First of all, the different projects are not interchangable. A developer that is happy working on KHTML might not be happy working on Gecko. Or vice versa. Similar arguments about merging (or dumping one of) KDE and GNOME have been around for years, but they ignore that KDE development is a completely different thing than GNOME development. The communities are different, the cultures are different, the even the coding is different (C vs C++, GTK-- vs Qt, multiple disjoint APIs vs fewer complementary APIs, etc).
Second, different free projects allows cross-pollination of ideas and code. Tabbed browsing came about because *one* browser first decided to try it out. GCC only got decent C++ support because Cygnus forked off egcs. Think of all the stuff you dislike about GNOME (or KDE) and imagine that they were the standard with no alternative.
Third, why dump KTHML? Why not dump Gecko instead? Perhaps the vote will go against you. While Gecko has more support for "broken" HTML, KHTML is smaller and faster. Would you stop using a Gecko browser if the "vote" for a single engine went against you?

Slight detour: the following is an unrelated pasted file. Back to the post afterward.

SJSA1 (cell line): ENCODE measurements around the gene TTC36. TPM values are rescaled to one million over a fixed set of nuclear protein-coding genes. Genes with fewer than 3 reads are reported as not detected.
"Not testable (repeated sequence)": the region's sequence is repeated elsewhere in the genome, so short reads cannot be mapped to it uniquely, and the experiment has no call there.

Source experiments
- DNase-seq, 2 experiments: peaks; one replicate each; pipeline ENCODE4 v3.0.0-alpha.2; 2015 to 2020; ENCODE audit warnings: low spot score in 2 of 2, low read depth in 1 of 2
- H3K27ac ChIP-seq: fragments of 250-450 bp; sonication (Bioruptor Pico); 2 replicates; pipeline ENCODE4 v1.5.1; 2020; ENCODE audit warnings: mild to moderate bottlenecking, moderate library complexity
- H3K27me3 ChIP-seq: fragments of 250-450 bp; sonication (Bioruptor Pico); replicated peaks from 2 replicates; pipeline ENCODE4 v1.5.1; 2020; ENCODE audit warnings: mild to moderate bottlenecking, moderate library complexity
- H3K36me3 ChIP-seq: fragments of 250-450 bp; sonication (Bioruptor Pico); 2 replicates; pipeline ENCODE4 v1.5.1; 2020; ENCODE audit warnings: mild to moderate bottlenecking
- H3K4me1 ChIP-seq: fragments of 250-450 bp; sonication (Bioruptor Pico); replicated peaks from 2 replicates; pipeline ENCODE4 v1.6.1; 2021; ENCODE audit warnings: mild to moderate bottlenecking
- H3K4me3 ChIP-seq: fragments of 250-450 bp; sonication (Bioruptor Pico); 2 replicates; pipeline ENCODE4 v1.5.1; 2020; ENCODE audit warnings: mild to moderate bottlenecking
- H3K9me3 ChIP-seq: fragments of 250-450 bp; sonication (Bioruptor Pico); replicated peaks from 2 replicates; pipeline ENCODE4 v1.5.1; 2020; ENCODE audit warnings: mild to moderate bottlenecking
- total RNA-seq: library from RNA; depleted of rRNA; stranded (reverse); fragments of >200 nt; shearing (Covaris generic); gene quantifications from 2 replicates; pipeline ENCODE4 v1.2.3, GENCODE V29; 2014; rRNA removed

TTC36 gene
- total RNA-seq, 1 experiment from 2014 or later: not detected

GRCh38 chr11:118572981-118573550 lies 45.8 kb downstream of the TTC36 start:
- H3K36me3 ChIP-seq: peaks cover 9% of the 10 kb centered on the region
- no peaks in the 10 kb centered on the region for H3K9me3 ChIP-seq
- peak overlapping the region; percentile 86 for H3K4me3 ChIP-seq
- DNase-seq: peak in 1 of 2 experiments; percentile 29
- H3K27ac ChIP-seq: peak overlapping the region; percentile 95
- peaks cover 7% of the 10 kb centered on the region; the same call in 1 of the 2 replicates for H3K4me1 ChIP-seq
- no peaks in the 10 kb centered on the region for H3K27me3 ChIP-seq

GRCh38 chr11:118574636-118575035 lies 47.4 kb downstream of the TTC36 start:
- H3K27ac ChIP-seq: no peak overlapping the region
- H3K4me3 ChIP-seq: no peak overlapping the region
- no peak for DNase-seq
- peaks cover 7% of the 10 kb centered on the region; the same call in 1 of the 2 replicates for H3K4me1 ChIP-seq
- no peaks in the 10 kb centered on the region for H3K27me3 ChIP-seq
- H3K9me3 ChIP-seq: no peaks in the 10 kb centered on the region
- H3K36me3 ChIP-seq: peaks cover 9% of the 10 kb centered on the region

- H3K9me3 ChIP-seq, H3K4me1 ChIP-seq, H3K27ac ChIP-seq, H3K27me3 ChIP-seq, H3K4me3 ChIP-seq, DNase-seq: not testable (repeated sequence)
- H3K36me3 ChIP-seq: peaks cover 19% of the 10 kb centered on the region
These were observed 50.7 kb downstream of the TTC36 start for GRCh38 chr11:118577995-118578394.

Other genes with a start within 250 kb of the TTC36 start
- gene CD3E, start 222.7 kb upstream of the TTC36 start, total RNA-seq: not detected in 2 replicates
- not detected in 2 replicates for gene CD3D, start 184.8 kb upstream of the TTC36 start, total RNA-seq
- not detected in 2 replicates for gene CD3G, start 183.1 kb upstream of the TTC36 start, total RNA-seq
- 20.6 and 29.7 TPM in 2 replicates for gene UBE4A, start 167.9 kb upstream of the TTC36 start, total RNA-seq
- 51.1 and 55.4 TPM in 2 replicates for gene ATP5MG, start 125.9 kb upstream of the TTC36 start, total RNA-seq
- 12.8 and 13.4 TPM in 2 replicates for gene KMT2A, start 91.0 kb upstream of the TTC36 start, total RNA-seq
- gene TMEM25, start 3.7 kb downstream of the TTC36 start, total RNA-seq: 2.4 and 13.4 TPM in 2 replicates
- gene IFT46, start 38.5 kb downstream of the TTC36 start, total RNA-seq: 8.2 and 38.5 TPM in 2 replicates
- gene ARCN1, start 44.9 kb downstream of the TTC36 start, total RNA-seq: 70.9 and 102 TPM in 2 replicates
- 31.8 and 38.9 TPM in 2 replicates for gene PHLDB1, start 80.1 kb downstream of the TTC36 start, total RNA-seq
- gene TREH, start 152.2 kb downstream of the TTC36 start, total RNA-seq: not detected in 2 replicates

Fourth, choice is king. There are lots of reasons why people use Free and Open Source Software, but choice ranks up near the top. This is not a dictatorship. You cannot tell a developer what she can or cannot code for. You cannot tell a user what he can or cannot use. Heck, you can't even tell them what kernel they must use! This is not a proprietary commercial software house where the CEO gets to choose what the employees will be working on. This is not their product where the customer gets a one-size-fits-all solution.
I have looking for some NEWS in Konqueror homepage and Mozilla, but I can't find anything related to this.
Where is the code for that? What's the actual status? Is it usable?
Are there more links about it?
The code could not be committed before the announcement, don't argue about that. And if you follow the next top-level comment to Zack's blog you will read that he has limited internet connectivity at the moment. So just wait a few (work) days.
Be sure to don't miss http://www.kdedevelopers.org/node/view/615